On the Great and Holy Thursday we commemorate two events united by the common theme of love. One is the Last Supper of Christ, and the other is the betrayal of Christ by Judas. At the Last Supper, God projects His ultimate love of Man, by which He leads humanity to salvation. Judas becomes the epitome of corrupted love that turns into a deadly passion. On this day and in its liturgy, we observe a paradoxical unity of opposites - life and death, light and darkness, as we contemplate the stark life choices before us.
God brought forth the earth, the universe and man, the crown of His creation. He created them out of love. Life was the first gift of His Love to man. From the surrounding world, man got the food and drink he needed for life, and communion with God gave man's life meaning and substance. Man’s love of God affirmed the sanctity of all life and made the world a paradise.
But at some stage, man chose to put an end to this communion. He turned his love away from God to love himself and the world. He looked to the world, not God, as his source of sustenance. Yet God never withdrew His love. God became flesh, so man could ascend to sanctity. He showed with His example what it meant not to live by bread alone. Voluntarily, he accepted death on the Cross in the redemption of our sins. And at the last supper, Christ gave His Body and Blood as food for man, making us partakers of His divinity and restoring us to true life. “Take, eat, this is My Body,” He said.
God is Love (1 John 4:8), and Judas’s betrayal of Christ appears to be its exact opposite. Judas leaves the Last Supper with Christ into the darkness of the night (John 13:30). But in the hymns of this day, we hear that the motive of his betrayal was also love. He loved “silver”, but what turned his love into a deadly passion was his conscious choice to love an object of the world, and turn his love away from God.
Thousands of years after Judas’ betrayal, we are still confronted by the same choice: are we going to direct our love to God, and restore our community with Him, or betray him, to live for the world and ourselves?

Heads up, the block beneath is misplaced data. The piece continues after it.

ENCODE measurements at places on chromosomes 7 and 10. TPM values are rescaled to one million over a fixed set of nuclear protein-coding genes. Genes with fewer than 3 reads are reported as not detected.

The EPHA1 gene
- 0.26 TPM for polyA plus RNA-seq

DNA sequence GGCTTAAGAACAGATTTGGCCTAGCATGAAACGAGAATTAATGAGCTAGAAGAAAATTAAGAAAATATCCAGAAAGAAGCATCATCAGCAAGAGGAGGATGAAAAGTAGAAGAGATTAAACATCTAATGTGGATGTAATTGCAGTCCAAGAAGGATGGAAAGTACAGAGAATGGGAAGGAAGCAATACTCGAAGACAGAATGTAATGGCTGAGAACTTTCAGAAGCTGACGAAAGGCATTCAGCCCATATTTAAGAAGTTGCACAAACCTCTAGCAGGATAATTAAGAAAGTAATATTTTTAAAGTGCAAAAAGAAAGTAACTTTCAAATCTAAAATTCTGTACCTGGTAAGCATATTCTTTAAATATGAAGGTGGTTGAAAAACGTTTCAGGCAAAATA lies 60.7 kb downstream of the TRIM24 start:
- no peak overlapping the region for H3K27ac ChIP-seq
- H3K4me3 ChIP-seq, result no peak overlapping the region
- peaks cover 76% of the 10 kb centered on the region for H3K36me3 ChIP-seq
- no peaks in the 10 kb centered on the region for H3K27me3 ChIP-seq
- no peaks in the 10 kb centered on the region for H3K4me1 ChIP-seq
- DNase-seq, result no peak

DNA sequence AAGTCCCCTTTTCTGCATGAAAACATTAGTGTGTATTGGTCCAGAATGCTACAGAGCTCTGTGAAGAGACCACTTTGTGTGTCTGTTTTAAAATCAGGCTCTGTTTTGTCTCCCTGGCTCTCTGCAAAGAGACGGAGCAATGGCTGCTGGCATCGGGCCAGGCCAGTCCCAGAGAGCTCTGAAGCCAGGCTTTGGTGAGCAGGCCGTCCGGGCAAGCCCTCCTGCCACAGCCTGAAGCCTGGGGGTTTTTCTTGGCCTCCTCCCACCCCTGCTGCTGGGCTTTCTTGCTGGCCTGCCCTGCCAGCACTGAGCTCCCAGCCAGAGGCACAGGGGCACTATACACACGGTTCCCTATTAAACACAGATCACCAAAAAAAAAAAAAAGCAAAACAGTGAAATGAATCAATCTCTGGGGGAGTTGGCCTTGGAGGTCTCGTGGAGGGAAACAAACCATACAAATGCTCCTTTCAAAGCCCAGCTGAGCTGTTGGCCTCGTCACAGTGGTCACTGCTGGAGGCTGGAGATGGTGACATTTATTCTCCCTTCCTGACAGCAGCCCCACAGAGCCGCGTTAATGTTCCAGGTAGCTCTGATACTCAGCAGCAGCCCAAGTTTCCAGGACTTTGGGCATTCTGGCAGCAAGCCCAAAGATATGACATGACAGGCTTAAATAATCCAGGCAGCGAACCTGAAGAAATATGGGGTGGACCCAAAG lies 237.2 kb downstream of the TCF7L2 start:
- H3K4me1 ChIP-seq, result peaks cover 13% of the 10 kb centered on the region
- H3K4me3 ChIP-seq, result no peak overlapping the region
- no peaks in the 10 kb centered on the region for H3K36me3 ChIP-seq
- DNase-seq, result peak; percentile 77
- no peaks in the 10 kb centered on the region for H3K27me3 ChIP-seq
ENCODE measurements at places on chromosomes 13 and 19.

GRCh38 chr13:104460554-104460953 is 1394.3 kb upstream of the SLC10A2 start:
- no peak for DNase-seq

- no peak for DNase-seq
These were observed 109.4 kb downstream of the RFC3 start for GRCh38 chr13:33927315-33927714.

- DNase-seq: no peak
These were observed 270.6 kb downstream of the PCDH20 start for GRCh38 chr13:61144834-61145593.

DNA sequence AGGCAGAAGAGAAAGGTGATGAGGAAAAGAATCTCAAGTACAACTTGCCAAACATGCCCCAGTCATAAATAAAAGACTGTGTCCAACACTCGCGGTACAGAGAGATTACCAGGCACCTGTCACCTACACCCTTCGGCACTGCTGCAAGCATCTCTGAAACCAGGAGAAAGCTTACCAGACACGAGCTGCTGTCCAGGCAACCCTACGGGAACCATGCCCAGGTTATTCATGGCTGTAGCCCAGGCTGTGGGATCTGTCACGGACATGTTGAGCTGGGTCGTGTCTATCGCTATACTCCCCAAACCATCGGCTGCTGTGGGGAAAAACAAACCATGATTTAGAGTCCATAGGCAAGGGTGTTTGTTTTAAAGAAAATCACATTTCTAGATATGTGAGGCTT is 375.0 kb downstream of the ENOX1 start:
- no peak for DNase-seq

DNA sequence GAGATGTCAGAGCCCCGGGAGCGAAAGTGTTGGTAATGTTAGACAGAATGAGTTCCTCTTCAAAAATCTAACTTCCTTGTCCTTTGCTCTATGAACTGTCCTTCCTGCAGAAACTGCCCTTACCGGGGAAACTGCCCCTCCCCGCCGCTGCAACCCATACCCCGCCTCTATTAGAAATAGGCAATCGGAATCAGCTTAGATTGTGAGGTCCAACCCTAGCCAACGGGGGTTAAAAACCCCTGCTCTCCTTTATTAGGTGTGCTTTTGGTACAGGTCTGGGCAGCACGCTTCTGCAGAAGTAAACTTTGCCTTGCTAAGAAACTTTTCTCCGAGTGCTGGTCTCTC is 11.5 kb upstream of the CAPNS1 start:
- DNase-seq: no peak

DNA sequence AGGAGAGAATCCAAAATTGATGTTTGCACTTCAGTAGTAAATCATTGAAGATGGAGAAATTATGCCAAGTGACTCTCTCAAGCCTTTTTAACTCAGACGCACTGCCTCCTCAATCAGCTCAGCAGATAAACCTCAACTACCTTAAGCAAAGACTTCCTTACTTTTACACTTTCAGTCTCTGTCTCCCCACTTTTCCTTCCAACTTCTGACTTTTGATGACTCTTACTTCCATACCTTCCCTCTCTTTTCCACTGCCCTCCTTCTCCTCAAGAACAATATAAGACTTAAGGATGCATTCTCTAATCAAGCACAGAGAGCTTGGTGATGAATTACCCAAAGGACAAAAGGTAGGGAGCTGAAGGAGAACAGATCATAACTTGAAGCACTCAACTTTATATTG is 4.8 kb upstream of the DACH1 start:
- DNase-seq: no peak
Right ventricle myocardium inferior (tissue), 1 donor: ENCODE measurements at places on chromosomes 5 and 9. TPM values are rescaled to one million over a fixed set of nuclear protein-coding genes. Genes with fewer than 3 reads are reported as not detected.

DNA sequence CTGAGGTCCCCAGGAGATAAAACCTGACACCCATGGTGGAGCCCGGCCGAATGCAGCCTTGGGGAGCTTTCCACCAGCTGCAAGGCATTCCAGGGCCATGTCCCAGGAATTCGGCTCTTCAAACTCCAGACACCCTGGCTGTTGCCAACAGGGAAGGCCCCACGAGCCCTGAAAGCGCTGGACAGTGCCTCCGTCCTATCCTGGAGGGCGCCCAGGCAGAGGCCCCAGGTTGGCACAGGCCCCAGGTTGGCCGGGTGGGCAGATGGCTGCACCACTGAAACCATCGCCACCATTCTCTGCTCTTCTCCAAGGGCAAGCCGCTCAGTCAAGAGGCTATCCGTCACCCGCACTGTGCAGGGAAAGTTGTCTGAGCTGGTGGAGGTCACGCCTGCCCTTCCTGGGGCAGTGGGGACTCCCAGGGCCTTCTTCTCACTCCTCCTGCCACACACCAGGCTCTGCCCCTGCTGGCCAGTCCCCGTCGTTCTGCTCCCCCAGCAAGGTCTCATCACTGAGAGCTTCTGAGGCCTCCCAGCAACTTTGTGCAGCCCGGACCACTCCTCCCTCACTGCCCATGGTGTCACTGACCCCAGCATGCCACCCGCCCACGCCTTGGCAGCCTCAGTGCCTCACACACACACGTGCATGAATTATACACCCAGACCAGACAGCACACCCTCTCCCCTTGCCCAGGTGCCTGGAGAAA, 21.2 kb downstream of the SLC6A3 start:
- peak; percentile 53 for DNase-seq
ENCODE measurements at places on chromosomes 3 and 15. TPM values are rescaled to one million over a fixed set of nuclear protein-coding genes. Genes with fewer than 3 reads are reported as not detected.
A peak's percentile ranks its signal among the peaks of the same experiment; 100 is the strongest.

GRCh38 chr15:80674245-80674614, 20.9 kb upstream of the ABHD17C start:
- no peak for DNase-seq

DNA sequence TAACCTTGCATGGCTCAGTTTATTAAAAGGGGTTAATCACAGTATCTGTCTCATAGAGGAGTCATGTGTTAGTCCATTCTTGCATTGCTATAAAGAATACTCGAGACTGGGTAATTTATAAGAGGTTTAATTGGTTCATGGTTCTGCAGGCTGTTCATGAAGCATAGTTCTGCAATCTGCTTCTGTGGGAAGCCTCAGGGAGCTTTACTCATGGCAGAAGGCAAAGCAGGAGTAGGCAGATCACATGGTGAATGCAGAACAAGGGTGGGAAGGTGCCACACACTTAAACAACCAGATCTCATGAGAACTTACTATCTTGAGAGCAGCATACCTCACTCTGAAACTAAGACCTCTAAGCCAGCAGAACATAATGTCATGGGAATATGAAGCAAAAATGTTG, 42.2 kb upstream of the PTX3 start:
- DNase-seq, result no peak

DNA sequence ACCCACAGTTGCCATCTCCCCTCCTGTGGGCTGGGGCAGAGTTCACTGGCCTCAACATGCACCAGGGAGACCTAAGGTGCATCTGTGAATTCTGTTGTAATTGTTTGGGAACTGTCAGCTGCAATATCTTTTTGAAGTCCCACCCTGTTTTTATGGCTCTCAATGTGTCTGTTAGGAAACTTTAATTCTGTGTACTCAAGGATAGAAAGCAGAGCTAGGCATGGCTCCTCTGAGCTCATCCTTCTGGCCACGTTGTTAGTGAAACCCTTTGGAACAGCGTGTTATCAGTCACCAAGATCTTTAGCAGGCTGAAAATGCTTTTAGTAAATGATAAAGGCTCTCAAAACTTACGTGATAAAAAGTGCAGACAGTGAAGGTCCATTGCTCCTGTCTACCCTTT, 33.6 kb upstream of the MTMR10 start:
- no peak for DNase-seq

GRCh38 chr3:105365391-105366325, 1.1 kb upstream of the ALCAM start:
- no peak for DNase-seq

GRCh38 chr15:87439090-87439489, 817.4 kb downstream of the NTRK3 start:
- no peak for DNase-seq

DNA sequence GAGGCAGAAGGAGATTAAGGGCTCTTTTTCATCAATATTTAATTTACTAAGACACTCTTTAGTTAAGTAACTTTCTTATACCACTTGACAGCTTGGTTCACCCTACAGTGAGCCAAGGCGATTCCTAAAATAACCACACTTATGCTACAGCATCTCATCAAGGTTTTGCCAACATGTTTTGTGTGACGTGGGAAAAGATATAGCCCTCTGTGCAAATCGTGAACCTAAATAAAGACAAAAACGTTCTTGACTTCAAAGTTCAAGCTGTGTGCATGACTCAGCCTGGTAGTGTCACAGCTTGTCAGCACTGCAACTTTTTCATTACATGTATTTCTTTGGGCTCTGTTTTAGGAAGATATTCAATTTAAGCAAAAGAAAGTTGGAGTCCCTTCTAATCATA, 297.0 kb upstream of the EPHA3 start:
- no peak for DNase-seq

Demetrius parental Saturday is a day of special commemoration of the dead in the Russian Orthodox Church. This is a memorial Saturday before the remembrance day of the Great Martyr Demetrius of Thessaloniki (October 26 / November 8).
God, who gives the sinners and the righteous their dues, is not someone who lies in waiting to punish a wrongdoer after the fact. What gives us fear and trembling is the hurting wound of not responding to the love that He had given to us.
On April 27 we commemorate the Icon of the Mother of God known as Our Lady of the Gate of Dawn, which protects our land since ancient times and is especially revered in Belarus, Lithuania and Poland.
Today, we wish to share with you seven facts about how Christians celebrated Christmas in ancient times. Our hope is that you discover the roots of your Christian heritage from those Christians who celebrated before us.
Christ cautions us not to liken ourselves to the five unwise virgins whose lamps faded when the Bridegroom Christ came: "keep watch because you do not know the day or the hour." (Matthew 25: 13).
From the apostolic times monastic women have played an important role in the spread of Christian faith. Today, despite being the smallest known social group, they continue their mission.
In the Orthodox tradition, almsgiving is the third main virtue after prayer and fasting. Our Lord Jesus Christ and many of His Saints have talked about the importance of giving alms. So what is this virtue all about?